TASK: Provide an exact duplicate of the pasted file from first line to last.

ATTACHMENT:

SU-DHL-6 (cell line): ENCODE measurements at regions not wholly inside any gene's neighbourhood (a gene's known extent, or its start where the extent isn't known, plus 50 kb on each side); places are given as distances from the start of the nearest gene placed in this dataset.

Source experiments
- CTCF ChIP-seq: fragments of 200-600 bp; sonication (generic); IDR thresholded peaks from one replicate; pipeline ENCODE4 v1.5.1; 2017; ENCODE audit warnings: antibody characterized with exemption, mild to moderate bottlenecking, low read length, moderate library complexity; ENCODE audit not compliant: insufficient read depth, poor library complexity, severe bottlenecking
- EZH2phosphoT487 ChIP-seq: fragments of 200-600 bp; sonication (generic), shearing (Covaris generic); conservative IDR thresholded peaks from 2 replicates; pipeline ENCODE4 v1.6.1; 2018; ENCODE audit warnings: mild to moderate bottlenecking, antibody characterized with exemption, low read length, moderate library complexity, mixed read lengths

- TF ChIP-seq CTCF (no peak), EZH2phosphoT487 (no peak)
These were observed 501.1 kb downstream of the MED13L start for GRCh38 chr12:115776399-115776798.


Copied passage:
SU-DHL-6 (cell line): ENCODE measurements at regions not wholly inside any gene's neighbourhood (a gene's known extent, or its start where the extent isn't known, plus 50 kb on each side); places are given as distances from the start of the nearest gene placed in this dataset.

Source experiments
- CTCF ChIP-seq: fragments of 200-600 bp; sonication (generic); IDR thresholded peaks from one replicate; pipeline ENCODE4 v1.5.1; 2017; ENCODE audit warnings: antibody characterized with exemption, mild to moderate bottlenecking, low read length, moderate library complexity; ENCODE audit not compliant: insufficient read depth, poor library complexity, severe bottlenecking
- EZH2phosphoT487 ChIP-seq: fragments of 200-600 bp; sonication (generic), shearing (Covaris generic); conservative IDR thresholded peaks from 2 replicates; pipeline ENCODE4 v1.6.1; 2018; ENCODE audit warnings: mild to moderate bottlenecking, antibody characterized with exemption, low read length, moderate library complexity, mixed read lengths

- TF ChIP-seq CTCF (no peak), EZH2phosphoT487 (no peak)
These were observed 501.1 kb downstream of the MED13L start for GRCh38 chr12:115776399-115776798.